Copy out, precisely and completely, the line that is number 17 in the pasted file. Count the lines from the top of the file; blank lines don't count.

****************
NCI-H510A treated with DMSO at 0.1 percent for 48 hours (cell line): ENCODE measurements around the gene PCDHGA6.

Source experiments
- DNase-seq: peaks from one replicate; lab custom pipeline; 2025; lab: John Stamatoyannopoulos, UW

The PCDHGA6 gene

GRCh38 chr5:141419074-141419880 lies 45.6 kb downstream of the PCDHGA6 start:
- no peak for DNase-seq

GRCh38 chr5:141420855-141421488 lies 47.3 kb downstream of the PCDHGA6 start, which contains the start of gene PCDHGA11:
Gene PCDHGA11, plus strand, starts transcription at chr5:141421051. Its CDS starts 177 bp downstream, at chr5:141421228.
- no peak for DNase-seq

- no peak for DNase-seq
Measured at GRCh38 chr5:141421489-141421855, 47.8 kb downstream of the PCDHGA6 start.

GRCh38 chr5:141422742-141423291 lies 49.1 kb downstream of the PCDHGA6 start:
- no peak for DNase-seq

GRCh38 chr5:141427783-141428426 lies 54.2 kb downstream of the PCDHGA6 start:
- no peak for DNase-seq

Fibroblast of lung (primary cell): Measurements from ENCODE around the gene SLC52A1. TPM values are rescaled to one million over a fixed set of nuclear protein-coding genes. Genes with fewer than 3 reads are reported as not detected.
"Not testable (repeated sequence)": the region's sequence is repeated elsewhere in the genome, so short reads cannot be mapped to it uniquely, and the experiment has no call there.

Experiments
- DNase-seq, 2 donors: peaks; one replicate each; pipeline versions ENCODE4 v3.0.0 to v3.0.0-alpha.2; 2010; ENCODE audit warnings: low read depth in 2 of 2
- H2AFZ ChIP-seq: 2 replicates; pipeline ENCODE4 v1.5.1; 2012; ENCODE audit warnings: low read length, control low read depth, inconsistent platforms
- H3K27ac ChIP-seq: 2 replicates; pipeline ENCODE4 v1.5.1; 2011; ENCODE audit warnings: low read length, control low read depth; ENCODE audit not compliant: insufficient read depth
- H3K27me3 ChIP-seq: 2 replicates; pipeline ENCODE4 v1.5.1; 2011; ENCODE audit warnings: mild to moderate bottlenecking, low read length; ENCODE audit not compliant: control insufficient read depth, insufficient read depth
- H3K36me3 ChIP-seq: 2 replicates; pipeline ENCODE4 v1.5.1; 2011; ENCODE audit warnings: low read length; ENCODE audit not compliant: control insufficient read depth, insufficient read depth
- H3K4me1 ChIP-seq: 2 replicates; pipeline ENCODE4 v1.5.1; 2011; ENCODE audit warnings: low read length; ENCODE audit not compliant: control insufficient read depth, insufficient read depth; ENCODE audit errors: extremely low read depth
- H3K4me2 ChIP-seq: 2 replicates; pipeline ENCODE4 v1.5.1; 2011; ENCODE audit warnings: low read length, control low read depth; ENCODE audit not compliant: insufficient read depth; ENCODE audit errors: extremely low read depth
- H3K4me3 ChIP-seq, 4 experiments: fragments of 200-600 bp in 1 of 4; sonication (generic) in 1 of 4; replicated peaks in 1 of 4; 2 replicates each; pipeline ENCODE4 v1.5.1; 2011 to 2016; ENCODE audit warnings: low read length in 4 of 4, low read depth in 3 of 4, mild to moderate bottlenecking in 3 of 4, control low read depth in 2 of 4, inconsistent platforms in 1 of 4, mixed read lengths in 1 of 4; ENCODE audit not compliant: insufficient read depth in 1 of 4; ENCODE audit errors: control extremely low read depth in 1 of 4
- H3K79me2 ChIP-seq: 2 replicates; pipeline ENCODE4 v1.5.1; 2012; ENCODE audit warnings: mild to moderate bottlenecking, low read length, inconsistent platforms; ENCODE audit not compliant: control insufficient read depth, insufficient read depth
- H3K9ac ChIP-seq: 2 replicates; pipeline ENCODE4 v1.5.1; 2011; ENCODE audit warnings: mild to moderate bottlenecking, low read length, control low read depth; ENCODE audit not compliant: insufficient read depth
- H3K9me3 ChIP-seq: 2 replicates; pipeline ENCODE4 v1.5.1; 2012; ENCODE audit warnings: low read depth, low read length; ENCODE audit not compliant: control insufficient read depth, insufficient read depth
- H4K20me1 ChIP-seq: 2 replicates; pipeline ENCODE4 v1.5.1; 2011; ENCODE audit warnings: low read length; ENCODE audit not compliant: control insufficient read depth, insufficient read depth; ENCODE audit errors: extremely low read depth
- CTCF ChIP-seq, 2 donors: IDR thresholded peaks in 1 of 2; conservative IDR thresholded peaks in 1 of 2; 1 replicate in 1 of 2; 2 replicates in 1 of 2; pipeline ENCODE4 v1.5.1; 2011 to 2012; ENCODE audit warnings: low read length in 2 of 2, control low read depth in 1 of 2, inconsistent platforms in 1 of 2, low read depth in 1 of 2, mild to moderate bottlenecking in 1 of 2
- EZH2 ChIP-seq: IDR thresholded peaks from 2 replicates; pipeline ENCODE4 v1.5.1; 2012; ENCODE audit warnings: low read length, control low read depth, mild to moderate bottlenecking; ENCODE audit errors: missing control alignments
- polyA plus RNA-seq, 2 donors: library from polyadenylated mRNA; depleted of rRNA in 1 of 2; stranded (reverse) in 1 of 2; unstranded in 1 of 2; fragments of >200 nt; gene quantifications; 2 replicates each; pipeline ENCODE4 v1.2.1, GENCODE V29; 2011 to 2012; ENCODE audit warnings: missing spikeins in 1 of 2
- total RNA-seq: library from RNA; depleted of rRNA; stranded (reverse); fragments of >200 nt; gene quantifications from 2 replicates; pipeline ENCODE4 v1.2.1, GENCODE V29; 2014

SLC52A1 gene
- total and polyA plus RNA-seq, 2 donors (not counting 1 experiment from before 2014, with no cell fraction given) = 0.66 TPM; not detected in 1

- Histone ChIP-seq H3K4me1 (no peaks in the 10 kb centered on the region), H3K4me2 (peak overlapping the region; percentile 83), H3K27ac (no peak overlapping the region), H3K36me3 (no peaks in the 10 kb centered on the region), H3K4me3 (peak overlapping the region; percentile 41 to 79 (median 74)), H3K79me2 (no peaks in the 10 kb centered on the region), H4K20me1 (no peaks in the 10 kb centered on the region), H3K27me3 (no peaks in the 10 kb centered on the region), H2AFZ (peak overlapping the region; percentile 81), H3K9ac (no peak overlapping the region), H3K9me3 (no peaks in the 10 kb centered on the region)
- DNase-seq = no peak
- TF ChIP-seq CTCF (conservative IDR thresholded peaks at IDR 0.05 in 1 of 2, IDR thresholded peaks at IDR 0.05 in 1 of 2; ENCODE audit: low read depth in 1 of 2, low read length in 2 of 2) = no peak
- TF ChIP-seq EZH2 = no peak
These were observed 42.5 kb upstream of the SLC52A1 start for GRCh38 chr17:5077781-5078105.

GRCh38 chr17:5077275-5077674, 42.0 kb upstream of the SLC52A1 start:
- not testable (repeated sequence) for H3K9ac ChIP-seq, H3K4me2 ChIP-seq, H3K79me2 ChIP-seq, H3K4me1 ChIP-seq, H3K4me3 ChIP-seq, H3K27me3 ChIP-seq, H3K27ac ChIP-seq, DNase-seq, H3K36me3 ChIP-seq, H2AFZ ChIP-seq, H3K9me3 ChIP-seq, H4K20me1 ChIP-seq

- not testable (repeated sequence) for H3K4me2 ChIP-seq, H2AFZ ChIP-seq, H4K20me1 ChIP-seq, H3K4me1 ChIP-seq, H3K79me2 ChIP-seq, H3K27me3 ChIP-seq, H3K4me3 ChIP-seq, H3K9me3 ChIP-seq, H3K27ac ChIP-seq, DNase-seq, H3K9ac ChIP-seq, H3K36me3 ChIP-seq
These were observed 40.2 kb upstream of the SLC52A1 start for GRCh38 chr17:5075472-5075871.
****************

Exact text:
"Not testable (repeated sequence)": the region's sequence is repeated elsewhere in the genome, so short reads cannot be mapped to it uniquely, and the experiment has no call there.